Pekka Buttler, 06/2023
The table below summarizes the lens’ key specifications (measurements are based on the pictured sample):
|Brand:||Asahi Opt.Co. (Pentax)||Lens name||SMC Takumar 1:1,8/55|
|Focal length(s)1||55 mm||Angle-of-view2||43 °|
|Maximum Aperture||f/1.8||In Production||1972–1975|
|Lens mounts||m42||Subfamily (if applicable)||––|
|Length3||39,2 mm||Diameter4||59,1 mm|
|Filter ring diameter||49 mm||Weight||201 grams|
|Lens element count||6||Lens group count||5|
|Aperture blades (S/R/C)5||6 S||Focus throw||270 °|
|Minimum focusing distance||45 cms||Maximum magnification||1:6,0|
|Has manual aperture ring||YES||Has Manual focus ring||YES|
• Asahi/Pentax had a long tradition of manufacturing highly acclaimed nifty fifties. This lens among them.
• Early (before 1977) Asahi/Pentax nifty fifties had a focal length of 55 mm, while later offered the slightly wider 50 mm focal length. See more under ‘versions‘
• This (SMC) variant offered Pentax’ proprietary approach to allow open aperture metering on compatible m42 bodies.
History of Asahi / Pentax
The camera business today known Pentax was founded in 1919 as Asahi Kogaku Kogyo (Asahi Optical Company). Initially the company manufactured lenses for eyeglasses, later diversifying into projection lenses and even later into photographic lenses, supplying lenses for camera makers such as Konishiroku (Konica) and Molta (Minolta) and binoculars.
In 1952 – the year of the Helsinki olympiad – Asahi released the Asahiflex, the first Japanese 35 mm SLR. Together with its SLR cameras, Asahi introduced a line of lenses that carried the name ‘Takumar’, in honour of the founder’s brother.
In 1975 Asahi/Pentax introduced its own bayonet mount – The Pentax K mount – and phased out the production of m42 lenses and cameras. The name Takumar would remain on Pentax lenses until 1979 (and made some sporadic reappearances). The Pentax K mount is still a current mount, but it has several versions/generations. For details, see the JAPB article on the Pentax K mount.
Pentax was among the handful of Japanese camera manufacturers to keep up with the introduction of autofocus SLR cameras, and even survived the shift from film SLRs to digital SLRs (albeit somewhat struggling).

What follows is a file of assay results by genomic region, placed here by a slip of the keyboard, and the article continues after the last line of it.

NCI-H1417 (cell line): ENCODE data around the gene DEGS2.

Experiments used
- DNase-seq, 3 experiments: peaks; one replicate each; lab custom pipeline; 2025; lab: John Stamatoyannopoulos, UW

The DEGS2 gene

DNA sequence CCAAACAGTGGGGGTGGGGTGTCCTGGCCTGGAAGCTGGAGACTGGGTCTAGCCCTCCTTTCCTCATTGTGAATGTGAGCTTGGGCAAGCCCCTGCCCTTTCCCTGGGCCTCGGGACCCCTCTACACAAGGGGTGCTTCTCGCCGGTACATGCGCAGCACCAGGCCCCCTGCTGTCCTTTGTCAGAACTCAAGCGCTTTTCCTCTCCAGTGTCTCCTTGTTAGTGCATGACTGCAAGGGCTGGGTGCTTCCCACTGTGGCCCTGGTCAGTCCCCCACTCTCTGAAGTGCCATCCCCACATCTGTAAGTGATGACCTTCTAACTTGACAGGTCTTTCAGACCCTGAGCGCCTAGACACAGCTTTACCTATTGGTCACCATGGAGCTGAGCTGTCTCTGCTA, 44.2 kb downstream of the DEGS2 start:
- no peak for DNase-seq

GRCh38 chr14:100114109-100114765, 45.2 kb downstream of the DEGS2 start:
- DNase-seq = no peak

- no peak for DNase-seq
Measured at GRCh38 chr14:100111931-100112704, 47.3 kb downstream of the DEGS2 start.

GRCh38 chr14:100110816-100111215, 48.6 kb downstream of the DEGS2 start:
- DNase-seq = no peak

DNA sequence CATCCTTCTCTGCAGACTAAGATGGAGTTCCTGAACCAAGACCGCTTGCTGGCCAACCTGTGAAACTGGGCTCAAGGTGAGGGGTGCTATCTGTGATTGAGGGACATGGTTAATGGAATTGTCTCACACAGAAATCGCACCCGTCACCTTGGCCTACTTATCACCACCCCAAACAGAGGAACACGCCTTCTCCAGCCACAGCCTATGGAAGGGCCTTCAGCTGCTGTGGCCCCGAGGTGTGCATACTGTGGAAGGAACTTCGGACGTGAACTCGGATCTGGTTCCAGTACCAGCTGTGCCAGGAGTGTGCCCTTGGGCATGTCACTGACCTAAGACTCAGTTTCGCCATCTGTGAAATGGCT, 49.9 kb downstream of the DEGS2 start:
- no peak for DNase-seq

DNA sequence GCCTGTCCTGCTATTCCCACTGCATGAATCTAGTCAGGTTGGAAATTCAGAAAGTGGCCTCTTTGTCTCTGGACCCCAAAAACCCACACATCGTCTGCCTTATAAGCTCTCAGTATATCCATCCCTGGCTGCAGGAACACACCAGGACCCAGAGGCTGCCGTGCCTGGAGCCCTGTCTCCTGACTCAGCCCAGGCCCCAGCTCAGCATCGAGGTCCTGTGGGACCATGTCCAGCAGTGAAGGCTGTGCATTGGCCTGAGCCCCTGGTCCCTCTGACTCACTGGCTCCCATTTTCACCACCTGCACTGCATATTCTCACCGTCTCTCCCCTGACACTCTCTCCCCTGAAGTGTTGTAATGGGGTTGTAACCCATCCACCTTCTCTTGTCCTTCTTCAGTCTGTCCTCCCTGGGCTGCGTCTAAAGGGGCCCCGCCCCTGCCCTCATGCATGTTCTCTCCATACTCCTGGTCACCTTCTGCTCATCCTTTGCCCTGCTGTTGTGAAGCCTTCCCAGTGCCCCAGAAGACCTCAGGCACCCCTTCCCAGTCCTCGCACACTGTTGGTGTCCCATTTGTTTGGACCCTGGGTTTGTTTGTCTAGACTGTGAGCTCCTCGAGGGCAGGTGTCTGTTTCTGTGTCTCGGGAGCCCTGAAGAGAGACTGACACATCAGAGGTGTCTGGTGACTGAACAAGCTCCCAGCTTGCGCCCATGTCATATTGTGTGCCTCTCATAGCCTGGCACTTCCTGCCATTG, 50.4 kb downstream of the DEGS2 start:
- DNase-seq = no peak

The list below summarises the major steps in the genealogy of the Asahi/Pentax 50–55 mm f/1.7–1.8 lenses.
m42 mount lenses:
• 1958–1958, ‘Takumar 1:1.8/55’, 6 elements in 5 groups, preset aperture, 10 blades
• 1958–1960, ‘Auto-Takumar 1:1.8 f=55 mm’, 6 elements in 5 groups, semi-automatic aperture, 10 blades
• 1960–1962, ‘Auto-Takumar 1:1.8/55’, 6 elements in 5 groups, automatic aperture, 6 blades
• 1962–1971 ‘Super Takumar 1:1.8/55’, 6 elements in 5 groups, automatic aperture, 6 blades
• 1971–1972, ‘Super-Multi-Coated TAKUMAR’, 6 elements in 5 groups, automatic aperture, 6 blades
• 1972–1975 ‘SMC Takumar’, 6 elements in 5 groups, automatic aperture (with open aperture metering), 6 blades
Pentax K mount lenses:
• 1975–1977 ‘SMC Pentax 1:1.8/55’, 6 elements in 5 groups, f/22 minimum aperture (K-type Pentax K mount)
• 1977–1984 ‘smc Pentax-M 1:1.7 50 mm’, 6 elements in 5 groups (K-type Pentax K mount) [this lens]
• 1984–1989 ‘smc PENTAX-A 1:1.7 50mm’, 6 elements in 5 groups (KA-type Pentax K mount)
• 1987–1991 ‘smc PENTAX-F 1:1.7 50’, 6 elements in 5 groups (KAF-type Pentax K mount)
• 1991–2004 ‘smc PENTAX-FA 1:1.7 50mm’, 6 elements in 5 groups (KAF-type Pentax K mount)
If you want to natively mount this lens you need to find a functioning m42 mount film camera. Luckily that should be relatively easy as m42 bodies were produced in their millions and most of them lack features that are especially likely to have deteriorated to the point of making the entire camera inoperable.
Adapting this lens to a mirrorless, full-frame digital camera is a breeze thanks to the lens having full manual controls (aperture ring, focus ring). You simply need a dumb adapter from m42 to your mirrorless system (And set the lens in manual mode to be sure the aperture works as you intend).
Due to the medium flange focal distance used by the m42 mount (45,46 mm), whether you can adapt this lens to dSLR/SLR mounts depends on which dSLR mount: Canon EF, Four Thirds, Minolta/Sony A and Pentax K can mount m42 lenses using a simple adapter ring. Nikon F on the other hand is not as problem-free, and – to retain anything near infinity focus – the adapter will necessitate corrective optics. In all cases, your camera will work only in stop-down metering.
1 Focal length is (unless stated otherwise) given in absolute terms, and not in Full-frame equivalent. For an understanding of whether the lens is wide/tele, see ‘Angle-of-view’.
2 Picture angle is given in degrees (based on manufacturers’ specs) and concerns the diagonal picture angle. Rule of thumb:
> 90 ° ==> Ultra-wide-angle
70–90 ° ==> Wide-angle
50–70 ° ==> Moderate wide-angle
40–50 ° ==> ‘Standard’ or ‘normal’ lens
20–40 ° ==> Short tele lens
10-20 ° ==> Tele lens
5-10 ° ==> Long tele lens
< 5 ° ==> Ultra-tele lens
3 Length is given from the mount flange to the front of lens at infinity.
4 Diameter excludes protrusions such as rabbit ears or stop-down levers.
5 S=straight; R=rounded; C=(almost)circular at all apertures.